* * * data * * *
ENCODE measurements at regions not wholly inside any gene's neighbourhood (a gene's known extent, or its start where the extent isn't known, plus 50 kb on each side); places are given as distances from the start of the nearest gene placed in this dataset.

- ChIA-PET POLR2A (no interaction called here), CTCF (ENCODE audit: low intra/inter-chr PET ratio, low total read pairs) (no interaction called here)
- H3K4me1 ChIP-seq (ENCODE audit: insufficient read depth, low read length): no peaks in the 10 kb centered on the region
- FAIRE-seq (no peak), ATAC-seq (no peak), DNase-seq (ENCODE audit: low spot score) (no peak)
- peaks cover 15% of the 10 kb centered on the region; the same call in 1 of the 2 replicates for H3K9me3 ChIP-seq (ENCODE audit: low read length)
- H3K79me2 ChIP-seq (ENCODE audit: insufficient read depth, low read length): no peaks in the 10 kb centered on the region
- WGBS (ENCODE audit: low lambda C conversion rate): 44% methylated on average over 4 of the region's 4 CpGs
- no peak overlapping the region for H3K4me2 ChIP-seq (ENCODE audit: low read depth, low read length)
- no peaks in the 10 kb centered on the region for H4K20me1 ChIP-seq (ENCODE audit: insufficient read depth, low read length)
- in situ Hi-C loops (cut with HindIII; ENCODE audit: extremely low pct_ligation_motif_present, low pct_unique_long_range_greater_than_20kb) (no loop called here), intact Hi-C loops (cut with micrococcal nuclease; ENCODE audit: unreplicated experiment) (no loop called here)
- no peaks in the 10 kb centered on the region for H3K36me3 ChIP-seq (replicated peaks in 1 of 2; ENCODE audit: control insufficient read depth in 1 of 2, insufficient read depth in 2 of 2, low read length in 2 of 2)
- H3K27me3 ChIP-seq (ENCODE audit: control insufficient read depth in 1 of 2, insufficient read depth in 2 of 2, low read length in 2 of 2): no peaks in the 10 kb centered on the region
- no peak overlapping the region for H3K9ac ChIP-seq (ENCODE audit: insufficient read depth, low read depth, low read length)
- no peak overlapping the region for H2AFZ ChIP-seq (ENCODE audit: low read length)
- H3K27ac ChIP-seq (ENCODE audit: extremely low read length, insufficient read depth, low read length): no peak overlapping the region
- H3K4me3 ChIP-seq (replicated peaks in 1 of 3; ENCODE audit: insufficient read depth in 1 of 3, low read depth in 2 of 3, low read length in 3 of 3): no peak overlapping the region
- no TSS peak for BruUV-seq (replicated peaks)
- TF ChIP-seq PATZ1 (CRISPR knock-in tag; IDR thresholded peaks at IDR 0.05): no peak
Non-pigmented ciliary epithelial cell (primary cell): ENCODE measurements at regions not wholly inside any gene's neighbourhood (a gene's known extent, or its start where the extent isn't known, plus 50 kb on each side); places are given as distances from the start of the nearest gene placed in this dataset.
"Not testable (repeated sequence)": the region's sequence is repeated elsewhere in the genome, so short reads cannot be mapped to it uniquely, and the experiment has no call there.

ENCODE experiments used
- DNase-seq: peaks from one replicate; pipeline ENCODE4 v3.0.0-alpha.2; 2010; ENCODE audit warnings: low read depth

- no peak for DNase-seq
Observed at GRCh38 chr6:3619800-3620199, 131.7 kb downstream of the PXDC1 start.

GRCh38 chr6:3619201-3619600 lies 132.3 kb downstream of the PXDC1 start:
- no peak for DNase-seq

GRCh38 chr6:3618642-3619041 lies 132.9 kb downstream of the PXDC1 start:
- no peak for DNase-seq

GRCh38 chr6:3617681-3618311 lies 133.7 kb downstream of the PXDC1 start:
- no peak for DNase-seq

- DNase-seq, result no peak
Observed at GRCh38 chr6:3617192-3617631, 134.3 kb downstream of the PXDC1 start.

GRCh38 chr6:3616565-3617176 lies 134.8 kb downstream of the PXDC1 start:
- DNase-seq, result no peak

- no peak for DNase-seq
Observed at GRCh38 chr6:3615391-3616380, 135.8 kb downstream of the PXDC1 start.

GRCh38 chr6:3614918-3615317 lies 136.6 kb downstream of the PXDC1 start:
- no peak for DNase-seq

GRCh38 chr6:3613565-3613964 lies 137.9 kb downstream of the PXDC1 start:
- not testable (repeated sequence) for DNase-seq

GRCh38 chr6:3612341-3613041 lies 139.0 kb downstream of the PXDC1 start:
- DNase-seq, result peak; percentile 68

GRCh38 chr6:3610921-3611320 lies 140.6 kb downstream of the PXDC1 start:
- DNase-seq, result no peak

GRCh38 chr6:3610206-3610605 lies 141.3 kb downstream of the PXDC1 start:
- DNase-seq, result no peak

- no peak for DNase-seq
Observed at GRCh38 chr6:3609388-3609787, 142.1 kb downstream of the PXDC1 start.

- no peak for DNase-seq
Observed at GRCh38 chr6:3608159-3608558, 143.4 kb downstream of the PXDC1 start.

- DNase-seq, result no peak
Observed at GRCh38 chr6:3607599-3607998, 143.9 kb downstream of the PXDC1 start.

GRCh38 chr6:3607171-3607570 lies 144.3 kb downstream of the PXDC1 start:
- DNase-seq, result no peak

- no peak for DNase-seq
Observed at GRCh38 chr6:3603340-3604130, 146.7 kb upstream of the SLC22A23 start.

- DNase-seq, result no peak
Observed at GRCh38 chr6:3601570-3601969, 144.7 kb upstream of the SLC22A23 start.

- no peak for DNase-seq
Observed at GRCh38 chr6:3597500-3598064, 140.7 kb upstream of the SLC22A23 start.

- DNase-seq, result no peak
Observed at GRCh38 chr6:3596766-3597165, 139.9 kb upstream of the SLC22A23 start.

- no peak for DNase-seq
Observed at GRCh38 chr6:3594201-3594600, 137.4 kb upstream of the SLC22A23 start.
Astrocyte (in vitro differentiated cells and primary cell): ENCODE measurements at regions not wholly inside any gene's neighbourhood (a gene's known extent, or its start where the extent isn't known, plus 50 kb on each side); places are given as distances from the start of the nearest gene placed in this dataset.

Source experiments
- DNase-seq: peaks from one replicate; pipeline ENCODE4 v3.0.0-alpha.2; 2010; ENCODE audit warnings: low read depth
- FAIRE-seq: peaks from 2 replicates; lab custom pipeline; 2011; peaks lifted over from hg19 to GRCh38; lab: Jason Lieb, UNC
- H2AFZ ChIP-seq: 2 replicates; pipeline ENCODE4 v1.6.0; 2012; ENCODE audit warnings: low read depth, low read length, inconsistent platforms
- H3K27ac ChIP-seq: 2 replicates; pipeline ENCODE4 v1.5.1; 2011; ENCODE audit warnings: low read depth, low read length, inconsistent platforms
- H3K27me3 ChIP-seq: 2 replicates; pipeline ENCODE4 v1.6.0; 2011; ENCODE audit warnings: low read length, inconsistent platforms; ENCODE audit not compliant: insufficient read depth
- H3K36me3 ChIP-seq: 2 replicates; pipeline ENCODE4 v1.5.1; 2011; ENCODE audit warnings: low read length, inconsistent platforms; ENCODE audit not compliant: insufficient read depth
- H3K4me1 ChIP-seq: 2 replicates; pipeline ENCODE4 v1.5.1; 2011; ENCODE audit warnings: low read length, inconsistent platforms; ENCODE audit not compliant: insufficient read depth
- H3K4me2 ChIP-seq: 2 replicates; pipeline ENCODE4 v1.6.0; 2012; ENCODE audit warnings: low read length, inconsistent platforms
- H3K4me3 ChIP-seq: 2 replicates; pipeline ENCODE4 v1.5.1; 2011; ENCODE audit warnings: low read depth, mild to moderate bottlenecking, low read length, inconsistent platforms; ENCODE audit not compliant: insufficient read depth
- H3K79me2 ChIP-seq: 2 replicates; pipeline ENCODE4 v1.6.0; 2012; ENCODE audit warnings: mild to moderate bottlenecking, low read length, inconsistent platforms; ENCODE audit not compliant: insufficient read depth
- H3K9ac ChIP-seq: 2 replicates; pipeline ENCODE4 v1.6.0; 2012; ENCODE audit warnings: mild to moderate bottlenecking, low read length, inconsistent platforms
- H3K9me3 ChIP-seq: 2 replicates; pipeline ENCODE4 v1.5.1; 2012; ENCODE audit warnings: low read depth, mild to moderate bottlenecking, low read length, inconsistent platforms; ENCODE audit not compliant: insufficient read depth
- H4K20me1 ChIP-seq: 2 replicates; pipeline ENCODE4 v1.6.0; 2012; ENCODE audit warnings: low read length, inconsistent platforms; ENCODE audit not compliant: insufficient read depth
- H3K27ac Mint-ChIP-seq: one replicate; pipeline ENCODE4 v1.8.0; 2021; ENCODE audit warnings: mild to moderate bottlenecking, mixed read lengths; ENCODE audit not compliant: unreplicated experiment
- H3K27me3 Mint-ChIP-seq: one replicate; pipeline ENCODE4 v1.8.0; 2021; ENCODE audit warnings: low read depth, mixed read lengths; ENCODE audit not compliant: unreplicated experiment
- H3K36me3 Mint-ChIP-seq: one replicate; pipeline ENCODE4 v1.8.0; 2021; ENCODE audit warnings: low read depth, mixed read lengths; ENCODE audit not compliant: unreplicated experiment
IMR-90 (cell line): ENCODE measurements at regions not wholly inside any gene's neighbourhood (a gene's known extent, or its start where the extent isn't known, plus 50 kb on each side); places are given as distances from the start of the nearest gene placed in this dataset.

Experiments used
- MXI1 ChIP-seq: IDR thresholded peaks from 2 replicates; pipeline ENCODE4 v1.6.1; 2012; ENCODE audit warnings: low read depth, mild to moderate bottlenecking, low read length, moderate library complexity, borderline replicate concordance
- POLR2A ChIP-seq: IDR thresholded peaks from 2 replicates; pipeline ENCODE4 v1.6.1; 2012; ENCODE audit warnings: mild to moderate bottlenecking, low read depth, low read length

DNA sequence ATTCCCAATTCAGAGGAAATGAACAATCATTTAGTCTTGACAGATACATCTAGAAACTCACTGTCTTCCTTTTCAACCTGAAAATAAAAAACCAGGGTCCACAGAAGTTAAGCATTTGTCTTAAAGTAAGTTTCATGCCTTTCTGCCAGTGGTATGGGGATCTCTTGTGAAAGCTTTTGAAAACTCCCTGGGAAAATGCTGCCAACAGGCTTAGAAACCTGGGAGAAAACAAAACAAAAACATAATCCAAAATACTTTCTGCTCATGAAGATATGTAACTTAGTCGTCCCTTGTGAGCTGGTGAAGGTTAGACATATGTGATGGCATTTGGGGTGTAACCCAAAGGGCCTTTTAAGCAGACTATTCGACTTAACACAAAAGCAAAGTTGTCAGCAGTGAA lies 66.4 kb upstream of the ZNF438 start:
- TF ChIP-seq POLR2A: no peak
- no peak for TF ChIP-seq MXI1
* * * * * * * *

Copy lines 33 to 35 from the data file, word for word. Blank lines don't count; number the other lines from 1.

GRCh38 chr6:3616565-3617176 lies 134.8 kb downstream of the PXDC1 start:
- DNase-seq, result no peak

- no peak for DNase-seq